d. fastening means for attaching said support member to said article to be protected; and
e. control means including a damper for damping said vibrating body when said fastening means assumes a first state and for undamping said vibrating body when said fastening means assumes a second state.
10. The capsule of claim 9 wherein said vibrating body comprises a thin metallic diaphragm.
1 l. A device for use in a theft prevention system for preventing the unauthorized removal of goods from a given area, said device being attached to said goods within said given area and comprising:
a. a mechanical diaphragm designed to mechanically vibrate at a given frequency of vibration;
b. coupling means for attaching said mechanical diaphragm to said goods to be protected; and
c. control means positioned between said coupling means and said mechanical diaphragm for selectively damping the vibrations of said mechanical diaphragm when said coupling means assumes a first state and for undamping the vibrations of said mechanical diaphragm when said coupling means assumes a second state.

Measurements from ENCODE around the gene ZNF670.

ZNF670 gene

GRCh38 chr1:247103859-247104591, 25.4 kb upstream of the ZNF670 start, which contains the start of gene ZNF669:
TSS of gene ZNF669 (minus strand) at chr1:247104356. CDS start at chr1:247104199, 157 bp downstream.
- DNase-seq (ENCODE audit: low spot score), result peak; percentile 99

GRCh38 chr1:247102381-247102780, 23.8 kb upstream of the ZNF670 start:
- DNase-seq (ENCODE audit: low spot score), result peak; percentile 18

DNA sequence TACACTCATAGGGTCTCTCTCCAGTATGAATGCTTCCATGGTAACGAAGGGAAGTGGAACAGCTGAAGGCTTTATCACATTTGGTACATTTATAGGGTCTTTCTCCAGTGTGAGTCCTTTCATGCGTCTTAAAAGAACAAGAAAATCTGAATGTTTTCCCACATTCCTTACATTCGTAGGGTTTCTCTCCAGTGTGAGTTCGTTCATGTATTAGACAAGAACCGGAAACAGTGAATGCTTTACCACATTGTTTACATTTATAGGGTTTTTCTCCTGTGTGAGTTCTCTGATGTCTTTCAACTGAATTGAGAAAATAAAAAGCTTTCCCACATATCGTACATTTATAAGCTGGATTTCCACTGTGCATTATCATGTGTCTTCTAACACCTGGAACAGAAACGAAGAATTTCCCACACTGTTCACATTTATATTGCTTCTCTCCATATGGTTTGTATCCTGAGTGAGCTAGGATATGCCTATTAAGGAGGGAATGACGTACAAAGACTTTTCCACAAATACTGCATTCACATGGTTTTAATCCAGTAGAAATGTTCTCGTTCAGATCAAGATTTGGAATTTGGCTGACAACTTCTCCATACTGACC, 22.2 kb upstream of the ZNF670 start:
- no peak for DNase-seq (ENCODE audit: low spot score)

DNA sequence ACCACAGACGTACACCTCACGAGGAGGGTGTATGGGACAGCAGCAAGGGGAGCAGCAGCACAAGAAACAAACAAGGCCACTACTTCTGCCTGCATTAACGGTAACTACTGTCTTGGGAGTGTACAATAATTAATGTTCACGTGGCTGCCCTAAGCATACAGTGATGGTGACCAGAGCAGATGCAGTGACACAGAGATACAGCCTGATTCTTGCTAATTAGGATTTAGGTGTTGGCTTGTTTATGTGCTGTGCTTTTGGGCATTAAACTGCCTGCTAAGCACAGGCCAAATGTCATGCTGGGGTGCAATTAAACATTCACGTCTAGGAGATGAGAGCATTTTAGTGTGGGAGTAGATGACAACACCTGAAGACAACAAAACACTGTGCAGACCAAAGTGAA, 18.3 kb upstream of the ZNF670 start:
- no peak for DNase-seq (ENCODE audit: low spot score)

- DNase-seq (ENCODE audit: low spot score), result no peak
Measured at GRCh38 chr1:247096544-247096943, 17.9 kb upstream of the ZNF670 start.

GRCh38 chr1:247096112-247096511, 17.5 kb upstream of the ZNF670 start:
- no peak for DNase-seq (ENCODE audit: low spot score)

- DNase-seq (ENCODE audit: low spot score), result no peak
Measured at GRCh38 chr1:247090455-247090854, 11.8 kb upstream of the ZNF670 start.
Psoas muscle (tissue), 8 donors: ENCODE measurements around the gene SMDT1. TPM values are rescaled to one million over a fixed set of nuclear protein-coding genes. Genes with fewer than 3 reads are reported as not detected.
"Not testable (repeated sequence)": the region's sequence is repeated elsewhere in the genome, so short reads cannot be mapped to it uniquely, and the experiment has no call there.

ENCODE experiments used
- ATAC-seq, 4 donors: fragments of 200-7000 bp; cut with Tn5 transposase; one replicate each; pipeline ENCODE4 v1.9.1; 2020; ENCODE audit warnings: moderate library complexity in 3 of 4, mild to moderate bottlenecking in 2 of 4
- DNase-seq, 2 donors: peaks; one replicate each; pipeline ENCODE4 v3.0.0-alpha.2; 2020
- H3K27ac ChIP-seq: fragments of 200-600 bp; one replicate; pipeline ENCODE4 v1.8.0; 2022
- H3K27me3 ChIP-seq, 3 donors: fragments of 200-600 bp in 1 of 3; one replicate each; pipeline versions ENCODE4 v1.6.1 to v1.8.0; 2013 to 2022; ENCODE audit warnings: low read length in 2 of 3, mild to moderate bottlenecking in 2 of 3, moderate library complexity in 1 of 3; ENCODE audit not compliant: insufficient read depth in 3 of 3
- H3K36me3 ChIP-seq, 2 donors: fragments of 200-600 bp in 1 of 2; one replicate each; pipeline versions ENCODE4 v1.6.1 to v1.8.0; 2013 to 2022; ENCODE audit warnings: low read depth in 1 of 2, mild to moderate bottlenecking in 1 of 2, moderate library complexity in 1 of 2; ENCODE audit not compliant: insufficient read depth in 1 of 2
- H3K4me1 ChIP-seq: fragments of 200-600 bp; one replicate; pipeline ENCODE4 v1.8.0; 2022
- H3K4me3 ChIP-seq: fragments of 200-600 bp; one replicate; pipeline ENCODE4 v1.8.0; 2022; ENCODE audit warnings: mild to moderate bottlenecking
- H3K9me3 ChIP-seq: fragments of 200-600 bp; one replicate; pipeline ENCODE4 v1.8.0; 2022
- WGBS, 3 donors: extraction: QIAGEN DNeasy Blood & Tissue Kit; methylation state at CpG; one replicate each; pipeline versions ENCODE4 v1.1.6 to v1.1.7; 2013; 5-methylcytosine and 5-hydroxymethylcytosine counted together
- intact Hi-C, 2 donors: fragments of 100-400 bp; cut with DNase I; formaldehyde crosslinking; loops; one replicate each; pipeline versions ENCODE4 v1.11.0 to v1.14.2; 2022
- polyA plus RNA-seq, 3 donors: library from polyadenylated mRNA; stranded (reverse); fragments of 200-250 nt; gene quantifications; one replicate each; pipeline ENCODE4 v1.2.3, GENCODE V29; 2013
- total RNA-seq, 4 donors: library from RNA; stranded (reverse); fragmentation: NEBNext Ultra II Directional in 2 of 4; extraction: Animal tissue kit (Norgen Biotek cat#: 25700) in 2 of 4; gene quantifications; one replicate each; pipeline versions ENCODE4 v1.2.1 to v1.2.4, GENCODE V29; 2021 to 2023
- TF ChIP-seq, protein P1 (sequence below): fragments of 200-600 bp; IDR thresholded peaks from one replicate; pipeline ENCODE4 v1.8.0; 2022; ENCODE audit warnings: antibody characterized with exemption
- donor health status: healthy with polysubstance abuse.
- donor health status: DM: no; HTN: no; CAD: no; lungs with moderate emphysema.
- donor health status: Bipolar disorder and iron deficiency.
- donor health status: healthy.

12. An externally activated capsule specifically designed to deter unauthorized removal of an article from a storage area through an exit area upon being activated at said exit area, said capsule being attached to said article and said capsule comprising:
a. a support member;
b. a resonant device positioned upon said support member for coacting with an article removal alarm device associated with said exit area for producing an article removal alarm when said capsule is positioned at said exit area but not within said storage area;
c. a radiant energy source positioned upon said support member for generating a radiating signal capable of being detected by a capsule removal alarm device;
d. a power source for activating said radiant energy source;
e. a fastener for coupling said capsule to said article to be protected;
f. power control means for causing said power source to activate said radiant energy source upon the actuation of said fastener; and
g. a pair of recharging terminals coupled to said power source to enable the external recharging of said power source.
13. The capsule as set forth in claim 12 further including a device having an asymmetrical current conducting characteristic coupled between one of said terminals and said power source for enabling external charging thereof and at the same time for preventing external short circuiting of said power source by an individual tampering with said capsule.
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|U.S. Classification||340/531, 340/568.8, 334/39, 340/539.1, 367/2, 340/572.5, 367/96, 367/112|